We saw miles and miles of Texas

Texas flagEL PASO — We crossed on Friday into the fourth state on our transcontinental bicycle journey and what did we see?
We saw miles and miles of Texas, more than 1,000, in fact — more than a third of our cross-country trip from San Diego to St. Augustine, Fla.
After spending 20 days crossing California, Arizona and New Mexico, we’ll spend the next three weeks traversing this vast state and won’t be quit of it until the end of October when we cross the Sabine River into Merryville, La.
Friday’s ride of nearly 52 miles took us from Las Cruces, N.M., to El Paso, where we spent the night at a downtown youth hostel, housed in an old hotel called the Gardner.
The last nine miles of the ride were an adventure in urban cycling as we dodged and weaved through the heavy traffic on Mesa Street, a major thoroughfare, into downtown El Paso.
Attack of the tire-eating goatheads: Friday morning’s ride out of Las Cruces began very pleasantly. A local cyclist suggested we use a bike trail along the Rio Grande to avoid heavy rush-hour traffic along U.S. 70.

Reg and Kami dealing with flat tires

Reg and Kami dealing with flat tires

It seemed like a good idea at the time, but … the trail was infested with a ground-hugging plant with small leaves and yellow flowers called Tribulus terrestris, which produces rock-hard little burrs that attack bicycle tires.
Six of us rode the trail. At the end, our tires were festooned with the burrs, called “goatheads,” which caused a total of seven flat tires. Dolores, who rides a small-wheeled Bike Friday and pulls a two-wheeled trailer, had three flats. Kami had two. And Reg and John V. each had one.


I was lucky. I plucked about a half-dozen goatheads from my tires, but they apparently didn’t penetrate to the tubes. I’m using German-made Schwalbe Marathon Plus touring tires, which have a protective cushion that is supposed to thwart even a thumbtack.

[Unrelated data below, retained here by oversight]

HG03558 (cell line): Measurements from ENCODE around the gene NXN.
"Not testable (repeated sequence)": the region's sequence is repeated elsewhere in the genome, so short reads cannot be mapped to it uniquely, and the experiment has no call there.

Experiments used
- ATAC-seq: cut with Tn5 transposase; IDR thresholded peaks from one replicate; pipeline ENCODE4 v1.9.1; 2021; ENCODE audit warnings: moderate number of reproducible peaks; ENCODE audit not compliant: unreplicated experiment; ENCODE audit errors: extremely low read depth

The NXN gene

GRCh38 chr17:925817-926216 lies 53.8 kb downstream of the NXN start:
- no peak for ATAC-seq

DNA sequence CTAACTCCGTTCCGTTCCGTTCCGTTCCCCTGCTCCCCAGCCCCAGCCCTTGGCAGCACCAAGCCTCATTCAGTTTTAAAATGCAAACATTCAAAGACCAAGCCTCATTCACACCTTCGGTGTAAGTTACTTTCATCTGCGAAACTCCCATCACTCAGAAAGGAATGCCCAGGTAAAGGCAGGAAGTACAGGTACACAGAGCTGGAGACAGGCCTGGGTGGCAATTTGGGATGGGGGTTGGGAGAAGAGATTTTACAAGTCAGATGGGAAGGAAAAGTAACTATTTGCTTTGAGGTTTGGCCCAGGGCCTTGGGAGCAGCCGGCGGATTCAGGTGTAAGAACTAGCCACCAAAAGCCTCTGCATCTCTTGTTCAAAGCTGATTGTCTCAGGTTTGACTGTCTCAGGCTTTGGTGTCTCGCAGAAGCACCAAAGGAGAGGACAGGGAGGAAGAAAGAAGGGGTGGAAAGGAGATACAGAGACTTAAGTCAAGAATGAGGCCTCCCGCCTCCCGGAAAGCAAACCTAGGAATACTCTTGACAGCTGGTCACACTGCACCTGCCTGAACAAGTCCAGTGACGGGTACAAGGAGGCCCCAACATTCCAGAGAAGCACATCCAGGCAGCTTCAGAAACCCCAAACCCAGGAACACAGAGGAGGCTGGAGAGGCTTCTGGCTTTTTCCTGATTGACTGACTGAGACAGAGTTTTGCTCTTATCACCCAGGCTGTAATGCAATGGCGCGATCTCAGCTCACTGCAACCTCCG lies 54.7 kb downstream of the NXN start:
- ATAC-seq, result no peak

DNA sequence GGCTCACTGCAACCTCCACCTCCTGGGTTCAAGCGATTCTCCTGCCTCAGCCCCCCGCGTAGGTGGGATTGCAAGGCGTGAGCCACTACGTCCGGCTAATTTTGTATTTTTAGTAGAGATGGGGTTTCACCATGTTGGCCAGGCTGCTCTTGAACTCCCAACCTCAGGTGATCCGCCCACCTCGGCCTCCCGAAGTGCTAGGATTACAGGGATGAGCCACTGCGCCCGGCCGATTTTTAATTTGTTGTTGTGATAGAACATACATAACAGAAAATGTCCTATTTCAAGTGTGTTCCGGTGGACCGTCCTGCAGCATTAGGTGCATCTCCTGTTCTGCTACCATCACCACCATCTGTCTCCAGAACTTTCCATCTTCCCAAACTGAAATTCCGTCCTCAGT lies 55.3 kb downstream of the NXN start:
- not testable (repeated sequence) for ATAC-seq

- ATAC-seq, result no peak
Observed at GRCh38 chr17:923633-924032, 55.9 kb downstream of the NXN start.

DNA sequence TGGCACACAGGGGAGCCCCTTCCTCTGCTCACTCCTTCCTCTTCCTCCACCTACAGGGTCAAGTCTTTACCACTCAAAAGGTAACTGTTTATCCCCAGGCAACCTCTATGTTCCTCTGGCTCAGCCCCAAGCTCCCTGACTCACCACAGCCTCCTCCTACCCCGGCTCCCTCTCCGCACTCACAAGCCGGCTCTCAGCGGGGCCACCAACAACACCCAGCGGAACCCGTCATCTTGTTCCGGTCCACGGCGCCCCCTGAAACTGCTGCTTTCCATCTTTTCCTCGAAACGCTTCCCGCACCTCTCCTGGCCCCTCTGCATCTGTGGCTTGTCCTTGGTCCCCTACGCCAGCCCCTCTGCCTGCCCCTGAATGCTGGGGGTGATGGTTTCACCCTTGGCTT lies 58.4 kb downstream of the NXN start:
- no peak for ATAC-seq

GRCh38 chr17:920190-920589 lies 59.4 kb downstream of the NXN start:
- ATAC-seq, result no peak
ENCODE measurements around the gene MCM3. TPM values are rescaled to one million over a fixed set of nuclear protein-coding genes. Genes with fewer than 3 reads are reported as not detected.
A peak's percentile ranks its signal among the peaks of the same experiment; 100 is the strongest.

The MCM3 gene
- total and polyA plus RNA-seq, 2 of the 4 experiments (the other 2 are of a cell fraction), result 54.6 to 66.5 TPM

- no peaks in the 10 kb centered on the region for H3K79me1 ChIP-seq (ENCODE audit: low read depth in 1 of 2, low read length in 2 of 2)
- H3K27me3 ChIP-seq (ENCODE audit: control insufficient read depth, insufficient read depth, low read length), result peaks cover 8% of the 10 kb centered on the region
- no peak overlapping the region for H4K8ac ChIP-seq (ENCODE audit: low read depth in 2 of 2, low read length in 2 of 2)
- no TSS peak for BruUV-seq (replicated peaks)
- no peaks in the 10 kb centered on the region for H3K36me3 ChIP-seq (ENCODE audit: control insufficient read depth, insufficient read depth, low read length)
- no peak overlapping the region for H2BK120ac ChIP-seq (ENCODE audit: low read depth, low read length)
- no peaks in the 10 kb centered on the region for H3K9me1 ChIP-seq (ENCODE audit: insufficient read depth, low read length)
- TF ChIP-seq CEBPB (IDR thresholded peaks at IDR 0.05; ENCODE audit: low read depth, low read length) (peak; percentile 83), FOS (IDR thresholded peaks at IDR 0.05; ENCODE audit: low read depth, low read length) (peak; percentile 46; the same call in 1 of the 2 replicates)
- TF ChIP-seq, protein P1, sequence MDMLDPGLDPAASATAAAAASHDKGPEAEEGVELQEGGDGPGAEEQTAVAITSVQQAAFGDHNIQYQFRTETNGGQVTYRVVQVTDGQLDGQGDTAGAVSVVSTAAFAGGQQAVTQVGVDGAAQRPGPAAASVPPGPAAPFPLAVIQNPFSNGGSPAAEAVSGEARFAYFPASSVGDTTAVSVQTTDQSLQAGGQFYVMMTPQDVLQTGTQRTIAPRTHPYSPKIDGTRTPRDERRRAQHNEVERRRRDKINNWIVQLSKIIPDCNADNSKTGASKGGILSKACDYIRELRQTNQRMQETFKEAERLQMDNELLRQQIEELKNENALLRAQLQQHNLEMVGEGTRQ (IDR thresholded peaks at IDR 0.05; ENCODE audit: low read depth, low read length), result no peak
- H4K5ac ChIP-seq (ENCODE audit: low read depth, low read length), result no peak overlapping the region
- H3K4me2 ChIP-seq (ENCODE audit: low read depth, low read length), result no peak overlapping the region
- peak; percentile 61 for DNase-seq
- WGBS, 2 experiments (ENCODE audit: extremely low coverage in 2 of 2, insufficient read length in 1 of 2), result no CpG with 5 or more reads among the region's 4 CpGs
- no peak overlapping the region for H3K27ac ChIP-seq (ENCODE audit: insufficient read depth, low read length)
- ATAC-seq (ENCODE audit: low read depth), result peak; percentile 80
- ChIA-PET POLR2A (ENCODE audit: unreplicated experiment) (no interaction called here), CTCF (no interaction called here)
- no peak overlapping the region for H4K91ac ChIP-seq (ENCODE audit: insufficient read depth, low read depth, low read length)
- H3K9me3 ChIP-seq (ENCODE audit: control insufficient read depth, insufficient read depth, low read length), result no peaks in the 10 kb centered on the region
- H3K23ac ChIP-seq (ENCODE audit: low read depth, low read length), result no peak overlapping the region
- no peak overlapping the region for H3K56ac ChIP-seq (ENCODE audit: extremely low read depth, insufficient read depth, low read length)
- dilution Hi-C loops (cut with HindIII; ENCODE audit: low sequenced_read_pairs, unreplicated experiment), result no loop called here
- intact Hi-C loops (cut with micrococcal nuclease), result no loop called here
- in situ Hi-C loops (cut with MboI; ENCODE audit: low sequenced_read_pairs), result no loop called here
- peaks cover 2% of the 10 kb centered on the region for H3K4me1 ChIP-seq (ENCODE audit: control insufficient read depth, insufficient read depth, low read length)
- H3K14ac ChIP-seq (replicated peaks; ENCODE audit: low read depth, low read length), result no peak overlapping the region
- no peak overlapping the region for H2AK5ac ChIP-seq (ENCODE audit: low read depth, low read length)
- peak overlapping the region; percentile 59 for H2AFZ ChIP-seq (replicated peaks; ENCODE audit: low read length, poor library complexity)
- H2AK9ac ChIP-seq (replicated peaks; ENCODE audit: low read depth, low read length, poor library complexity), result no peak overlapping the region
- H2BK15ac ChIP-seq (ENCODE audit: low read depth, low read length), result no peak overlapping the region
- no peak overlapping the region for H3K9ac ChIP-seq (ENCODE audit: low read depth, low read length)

I’m also using Specialized Airlock self-sealing tubes with a slimy substance inside. Even if a goathead did penetrate the tube, the slime is supposed to seal the puncture.
We spent more than an hour along the road changing the flats, complicated by the fact that all of the panniers had to be taken off the bikes and then remounted once the tires were fixed.
Despite that inauspicious start, the rest of the ride — except for the traffic heading into El Paso — proved to be very pleasant, some of it through pecan orchards on both sides of the road.
We are now 923 miles into our journey. Only about 2,200 miles still to go



Filed under Americana, Cycling across America, Journeys, Texana

8 responses to “We saw miles and miles of Texas

  1. I spent some time out in west Texas (San Angelo to be exact). I wasn’t that thrilled with it out there. The more easterly parts of the state I find to be beautiful. I’m definitely not a fan of west Texas though.

  2. Ben

    Durn old goatheads. Them little suckers git you every time. You’re lucky Pa.

  3. Linda O.

    Oh, goatheads! I grew up pulling those out of my feet. Ouch!

  4. Pingback: Daily Texas Bicycling Blog and News Roundup for October 10tj « Texbiker.net

  5. mark spenceley

    HI have you a brit on your travels named Derrick ??

  6. jennifer

    yes, that liquid sealer goop is good, and helped me on two of my long hauls.
    but durnitt —get one in your foot as a little kid and you’ll bawl and sceewall.

  7. Hello from Russia!
    Can I quote a post in your blog with the link to you?

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